Brian Mitchell, CEO & Managing Partner.

Early in my career, I was hired as an entry-level salesperson in the telecommunication industry. It was an incredible business training ground in retrospect and I’m very lucky to have had an opportunity to learn and achieve success in that environment. Like a lot of emerging tech industry sectors and a lot of upstart companies in those sectors, everything seemed to move FAST. The office culture fed on the fast pace and anyone who wasn’t up for for that sense of urgency eventually washed out one way or another. There were some people who appeared “slammed” all the time but yet their performance wasn’t all that great. One of the more tenured salespeople (he was really old, maybe 30!) coined a phrase that has stuck with me some 20+ years later. His saying was “creative avoidance”.

Creative avoidance was that salesperson reshuffling their desk around getting organized instead of picking up the phone and making a sales call. Creative avoidance was that Sales Director scrutinizing client service issues instead of letting the Client Success team handle them. Creative avoidance was the Service Director spending all his time reacting to a client billing issue instead of educating the client on a self-serve solution or creating one. Creative avoidance was the GM focused on bashing the under-performers instead of recruiting more qualified backfill, which would have sent a clearer message to the under-performers and entire organization. We can all get as busy as we want to be but that doesn’t mean we are working on the critical inch necessary for success. Busy does not equate to effectiveness nor efficiency.

  • Task mastering will keep you busy but not necessarily prioritize results. Invest your time ON your business, not just IN your business.
  • Going by instinct vs. metrics isn’t trackable so you can’t validate accomplishments for a year, month, week, or day. Leverage a simple SYSTEM, don’t wing it.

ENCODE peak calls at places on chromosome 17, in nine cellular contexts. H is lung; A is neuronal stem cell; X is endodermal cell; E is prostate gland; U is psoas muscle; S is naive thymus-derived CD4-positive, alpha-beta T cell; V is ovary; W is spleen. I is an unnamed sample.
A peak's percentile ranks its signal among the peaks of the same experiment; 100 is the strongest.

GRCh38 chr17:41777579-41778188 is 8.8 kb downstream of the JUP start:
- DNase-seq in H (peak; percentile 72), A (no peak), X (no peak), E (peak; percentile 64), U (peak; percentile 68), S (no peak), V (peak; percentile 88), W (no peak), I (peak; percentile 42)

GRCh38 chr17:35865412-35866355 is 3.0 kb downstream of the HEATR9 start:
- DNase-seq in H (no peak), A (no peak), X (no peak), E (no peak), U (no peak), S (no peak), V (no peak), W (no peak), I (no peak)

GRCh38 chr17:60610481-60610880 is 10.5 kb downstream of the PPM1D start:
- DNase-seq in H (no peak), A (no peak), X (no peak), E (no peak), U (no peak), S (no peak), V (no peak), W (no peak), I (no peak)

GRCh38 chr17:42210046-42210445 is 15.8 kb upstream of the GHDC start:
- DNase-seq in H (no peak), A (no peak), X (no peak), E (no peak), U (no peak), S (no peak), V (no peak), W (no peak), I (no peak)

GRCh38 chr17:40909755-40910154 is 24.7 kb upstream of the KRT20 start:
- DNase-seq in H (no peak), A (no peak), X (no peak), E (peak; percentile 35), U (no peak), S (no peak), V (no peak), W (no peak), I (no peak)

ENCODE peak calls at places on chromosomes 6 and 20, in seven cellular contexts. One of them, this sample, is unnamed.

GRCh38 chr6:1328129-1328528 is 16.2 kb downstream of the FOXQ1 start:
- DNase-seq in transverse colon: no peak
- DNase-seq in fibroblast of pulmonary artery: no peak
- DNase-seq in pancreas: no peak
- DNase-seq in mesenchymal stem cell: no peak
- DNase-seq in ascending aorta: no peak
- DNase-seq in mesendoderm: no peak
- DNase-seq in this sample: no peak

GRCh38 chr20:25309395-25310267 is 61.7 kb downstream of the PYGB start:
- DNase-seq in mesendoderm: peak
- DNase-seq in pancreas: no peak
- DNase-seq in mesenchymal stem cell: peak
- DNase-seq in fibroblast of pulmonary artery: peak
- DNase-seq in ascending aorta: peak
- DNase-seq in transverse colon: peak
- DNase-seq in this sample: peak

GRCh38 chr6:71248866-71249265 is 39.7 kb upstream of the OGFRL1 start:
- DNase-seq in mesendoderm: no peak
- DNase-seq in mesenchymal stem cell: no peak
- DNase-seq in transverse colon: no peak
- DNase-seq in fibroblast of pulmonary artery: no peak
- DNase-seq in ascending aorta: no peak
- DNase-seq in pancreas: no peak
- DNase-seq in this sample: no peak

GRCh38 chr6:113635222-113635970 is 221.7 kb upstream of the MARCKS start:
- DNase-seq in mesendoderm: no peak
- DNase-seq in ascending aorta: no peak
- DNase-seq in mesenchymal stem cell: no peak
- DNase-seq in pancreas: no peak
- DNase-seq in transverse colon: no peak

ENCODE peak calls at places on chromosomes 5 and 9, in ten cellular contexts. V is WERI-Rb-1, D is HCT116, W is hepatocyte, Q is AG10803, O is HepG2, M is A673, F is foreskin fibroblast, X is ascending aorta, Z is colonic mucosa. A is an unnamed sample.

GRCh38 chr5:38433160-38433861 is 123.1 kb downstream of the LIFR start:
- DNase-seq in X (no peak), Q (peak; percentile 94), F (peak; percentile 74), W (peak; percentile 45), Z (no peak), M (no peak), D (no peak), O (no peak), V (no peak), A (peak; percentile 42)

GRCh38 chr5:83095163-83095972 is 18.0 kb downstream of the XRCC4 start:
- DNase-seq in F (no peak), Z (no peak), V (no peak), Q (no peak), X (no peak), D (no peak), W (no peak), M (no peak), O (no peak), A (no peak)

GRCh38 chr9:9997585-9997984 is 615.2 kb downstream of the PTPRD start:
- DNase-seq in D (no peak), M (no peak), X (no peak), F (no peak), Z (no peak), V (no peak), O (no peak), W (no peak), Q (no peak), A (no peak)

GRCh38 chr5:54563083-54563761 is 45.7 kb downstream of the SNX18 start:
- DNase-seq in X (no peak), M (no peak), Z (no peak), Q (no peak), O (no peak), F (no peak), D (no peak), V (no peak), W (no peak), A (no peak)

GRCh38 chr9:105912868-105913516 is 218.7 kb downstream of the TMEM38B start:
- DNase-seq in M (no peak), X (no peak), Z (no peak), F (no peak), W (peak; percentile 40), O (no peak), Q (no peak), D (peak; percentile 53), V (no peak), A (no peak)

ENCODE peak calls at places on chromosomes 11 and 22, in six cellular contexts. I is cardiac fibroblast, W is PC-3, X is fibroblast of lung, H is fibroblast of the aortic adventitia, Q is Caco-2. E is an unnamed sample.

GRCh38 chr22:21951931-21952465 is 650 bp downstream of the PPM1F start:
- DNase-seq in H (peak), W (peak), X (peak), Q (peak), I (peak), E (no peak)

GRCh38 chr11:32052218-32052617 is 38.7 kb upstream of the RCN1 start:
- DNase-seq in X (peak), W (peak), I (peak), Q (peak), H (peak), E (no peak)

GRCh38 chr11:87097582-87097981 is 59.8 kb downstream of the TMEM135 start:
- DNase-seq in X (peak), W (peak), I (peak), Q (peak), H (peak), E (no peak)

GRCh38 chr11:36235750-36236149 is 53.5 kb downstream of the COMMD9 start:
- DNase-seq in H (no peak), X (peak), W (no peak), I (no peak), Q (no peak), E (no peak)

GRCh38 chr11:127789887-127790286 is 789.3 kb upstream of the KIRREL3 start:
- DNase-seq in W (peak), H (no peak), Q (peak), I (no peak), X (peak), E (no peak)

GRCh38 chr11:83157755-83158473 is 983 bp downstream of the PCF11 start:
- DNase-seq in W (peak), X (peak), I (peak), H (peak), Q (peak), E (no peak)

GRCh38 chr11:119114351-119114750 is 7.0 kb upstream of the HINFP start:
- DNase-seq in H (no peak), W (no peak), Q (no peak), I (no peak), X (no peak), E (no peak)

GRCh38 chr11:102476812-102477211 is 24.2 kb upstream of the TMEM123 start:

• Don’t equate ‘doing’ with ‘accomplishing’. You must prioritize your most critical goals or they’ll never get done.
  • Stop talking about how busy you are. Results do the talking.
  • Don’t say “yes” too quickly. Take initiative towards your goals first or they simply won’t actualize.

Of course we can all get sidetracked on issues or opportunities and sometimes we need a down day but we all need to be conscious of our tendencies to execute what is easiest and least painful. At this half-way point through 2017, it’s a good time to examine our business plans and goals stated at the turn of the new year. Have you been extremely busy yet your progress isn’t where it needs to be? Perhaps you’ve creatively avoided the more critical elements which contribute the most towards your goals. If you’ve creatively avoided the tasks or effort necessary to achieve your objectives for this year, why is that? If you’re not on track, what specific measurable tactics can you implement now to achieve your stated goals for the year? It’s up to you. Nobody falls on top of the mountain – they climb to get there.

The price of success is planned perseverance. The price of failure comes cheaper but is far more expensive.